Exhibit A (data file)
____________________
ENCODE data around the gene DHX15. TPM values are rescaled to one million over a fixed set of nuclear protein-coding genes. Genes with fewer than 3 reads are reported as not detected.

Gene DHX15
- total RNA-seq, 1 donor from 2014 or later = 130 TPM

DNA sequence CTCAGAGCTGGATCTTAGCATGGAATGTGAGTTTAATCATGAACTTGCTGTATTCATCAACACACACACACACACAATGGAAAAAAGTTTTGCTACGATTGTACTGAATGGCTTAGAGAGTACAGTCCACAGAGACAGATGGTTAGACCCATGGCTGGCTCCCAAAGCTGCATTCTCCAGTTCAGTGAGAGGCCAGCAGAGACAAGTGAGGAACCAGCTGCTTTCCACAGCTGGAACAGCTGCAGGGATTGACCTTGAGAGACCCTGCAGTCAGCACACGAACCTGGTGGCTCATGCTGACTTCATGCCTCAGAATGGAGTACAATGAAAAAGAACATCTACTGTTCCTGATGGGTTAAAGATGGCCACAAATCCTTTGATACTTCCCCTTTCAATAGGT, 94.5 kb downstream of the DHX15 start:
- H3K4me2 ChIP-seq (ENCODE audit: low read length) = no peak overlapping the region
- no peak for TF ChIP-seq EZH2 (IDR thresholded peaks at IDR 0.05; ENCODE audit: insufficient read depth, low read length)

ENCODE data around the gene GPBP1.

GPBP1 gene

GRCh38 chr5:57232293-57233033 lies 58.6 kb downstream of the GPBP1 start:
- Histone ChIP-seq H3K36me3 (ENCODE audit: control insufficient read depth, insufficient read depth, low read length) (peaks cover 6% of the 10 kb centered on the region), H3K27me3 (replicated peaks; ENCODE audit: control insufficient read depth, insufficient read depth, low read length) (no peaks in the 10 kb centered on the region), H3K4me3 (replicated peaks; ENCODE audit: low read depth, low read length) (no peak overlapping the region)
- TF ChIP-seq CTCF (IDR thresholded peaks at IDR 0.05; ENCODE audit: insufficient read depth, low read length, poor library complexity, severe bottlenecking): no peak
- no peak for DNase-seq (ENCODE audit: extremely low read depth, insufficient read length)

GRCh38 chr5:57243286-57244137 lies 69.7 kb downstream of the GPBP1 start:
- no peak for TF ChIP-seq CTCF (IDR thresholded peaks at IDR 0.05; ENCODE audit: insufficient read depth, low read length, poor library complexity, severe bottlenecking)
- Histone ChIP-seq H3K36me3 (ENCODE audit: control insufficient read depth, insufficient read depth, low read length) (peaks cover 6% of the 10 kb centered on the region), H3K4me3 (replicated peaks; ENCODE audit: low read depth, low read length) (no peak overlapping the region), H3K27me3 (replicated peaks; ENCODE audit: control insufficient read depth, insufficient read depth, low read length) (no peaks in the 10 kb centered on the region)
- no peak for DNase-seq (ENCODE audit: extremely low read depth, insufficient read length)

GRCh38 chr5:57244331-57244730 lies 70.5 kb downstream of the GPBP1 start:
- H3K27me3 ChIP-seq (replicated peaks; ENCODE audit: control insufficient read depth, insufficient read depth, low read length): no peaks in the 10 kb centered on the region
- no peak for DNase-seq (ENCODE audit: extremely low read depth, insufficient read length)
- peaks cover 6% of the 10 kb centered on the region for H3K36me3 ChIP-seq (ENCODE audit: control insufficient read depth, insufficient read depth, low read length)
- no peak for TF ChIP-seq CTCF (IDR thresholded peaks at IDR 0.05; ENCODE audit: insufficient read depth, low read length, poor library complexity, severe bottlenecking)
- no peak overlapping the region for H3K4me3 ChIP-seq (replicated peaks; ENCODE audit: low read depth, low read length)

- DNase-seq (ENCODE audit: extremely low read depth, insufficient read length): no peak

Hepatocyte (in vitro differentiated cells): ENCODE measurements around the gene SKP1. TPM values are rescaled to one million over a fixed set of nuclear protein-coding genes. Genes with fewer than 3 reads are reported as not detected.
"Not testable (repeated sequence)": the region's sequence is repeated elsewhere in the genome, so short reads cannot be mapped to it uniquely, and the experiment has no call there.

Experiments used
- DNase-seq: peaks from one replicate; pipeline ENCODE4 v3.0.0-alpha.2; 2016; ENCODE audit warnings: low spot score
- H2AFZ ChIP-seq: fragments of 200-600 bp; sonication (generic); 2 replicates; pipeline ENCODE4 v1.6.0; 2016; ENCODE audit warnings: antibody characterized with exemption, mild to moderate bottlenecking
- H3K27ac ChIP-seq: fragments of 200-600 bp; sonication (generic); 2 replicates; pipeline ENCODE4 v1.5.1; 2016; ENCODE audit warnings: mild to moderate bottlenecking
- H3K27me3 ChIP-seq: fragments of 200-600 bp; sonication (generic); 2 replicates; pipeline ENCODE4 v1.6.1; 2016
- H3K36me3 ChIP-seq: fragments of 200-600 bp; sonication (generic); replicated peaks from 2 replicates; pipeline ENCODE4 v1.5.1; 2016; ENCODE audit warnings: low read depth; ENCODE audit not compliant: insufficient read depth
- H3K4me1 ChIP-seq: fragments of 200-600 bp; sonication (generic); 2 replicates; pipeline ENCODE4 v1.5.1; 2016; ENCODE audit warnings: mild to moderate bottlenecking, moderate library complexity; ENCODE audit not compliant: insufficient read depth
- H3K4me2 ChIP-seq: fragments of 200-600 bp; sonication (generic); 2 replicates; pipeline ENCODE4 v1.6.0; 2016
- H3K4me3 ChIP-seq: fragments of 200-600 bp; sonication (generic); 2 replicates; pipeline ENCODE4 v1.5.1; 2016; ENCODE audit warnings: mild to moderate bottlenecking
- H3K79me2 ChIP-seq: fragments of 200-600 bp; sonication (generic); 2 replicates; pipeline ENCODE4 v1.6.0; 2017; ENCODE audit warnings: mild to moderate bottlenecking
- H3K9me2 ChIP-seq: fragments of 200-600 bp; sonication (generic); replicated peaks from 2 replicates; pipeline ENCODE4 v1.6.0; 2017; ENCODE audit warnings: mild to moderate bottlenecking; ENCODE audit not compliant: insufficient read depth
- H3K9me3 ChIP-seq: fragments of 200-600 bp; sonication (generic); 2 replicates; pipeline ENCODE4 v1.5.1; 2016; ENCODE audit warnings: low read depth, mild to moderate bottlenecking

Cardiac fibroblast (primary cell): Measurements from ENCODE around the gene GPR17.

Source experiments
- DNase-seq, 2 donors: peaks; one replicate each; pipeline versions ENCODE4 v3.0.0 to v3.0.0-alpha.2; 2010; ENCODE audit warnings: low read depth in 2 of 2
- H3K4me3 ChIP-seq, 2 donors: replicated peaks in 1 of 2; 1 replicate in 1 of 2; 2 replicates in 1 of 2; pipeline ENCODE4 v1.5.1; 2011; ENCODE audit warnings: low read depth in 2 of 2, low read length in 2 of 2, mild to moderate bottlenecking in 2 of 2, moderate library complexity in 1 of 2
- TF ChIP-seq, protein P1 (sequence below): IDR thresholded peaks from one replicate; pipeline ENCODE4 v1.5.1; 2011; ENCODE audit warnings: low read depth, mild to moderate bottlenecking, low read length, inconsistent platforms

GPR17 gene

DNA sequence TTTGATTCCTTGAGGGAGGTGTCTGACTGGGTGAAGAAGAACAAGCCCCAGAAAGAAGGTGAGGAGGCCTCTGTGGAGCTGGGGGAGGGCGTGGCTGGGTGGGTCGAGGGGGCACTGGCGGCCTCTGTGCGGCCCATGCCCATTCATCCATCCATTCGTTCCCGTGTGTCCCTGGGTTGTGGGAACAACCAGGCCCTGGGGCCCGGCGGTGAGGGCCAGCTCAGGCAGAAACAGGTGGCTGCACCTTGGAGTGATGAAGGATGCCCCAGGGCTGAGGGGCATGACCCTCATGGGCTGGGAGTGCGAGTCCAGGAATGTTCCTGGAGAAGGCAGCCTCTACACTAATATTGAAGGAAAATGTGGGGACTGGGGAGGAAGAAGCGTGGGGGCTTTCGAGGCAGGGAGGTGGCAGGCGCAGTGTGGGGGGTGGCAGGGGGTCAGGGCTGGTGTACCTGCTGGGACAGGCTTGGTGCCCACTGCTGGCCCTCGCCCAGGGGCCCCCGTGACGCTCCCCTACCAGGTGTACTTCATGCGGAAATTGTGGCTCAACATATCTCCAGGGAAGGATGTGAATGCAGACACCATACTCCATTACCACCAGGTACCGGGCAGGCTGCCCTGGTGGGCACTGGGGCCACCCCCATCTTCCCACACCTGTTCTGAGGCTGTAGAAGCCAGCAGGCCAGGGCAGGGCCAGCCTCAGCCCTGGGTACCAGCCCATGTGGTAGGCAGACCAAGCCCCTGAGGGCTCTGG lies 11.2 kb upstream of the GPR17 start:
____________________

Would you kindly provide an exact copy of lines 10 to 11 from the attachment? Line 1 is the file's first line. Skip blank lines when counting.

- Histone ChIP-seq H3K36me3 (ENCODE audit: control insufficient read depth, insufficient read depth, low read length) (peaks cover 6% of the 10 kb centered on the region), H3K27me3 (replicated peaks; ENCODE audit: control insufficient read depth, insufficient read depth, low read length) (no peaks in the 10 kb centered on the region), H3K4me3 (replicated peaks; ENCODE audit: low read depth, low read length) (no peak overlapping the region)
- TF ChIP-seq CTCF (IDR thresholded peaks at IDR 0.05; ENCODE audit: insufficient read depth, low read length, poor library complexity, severe bottlenecking): no peak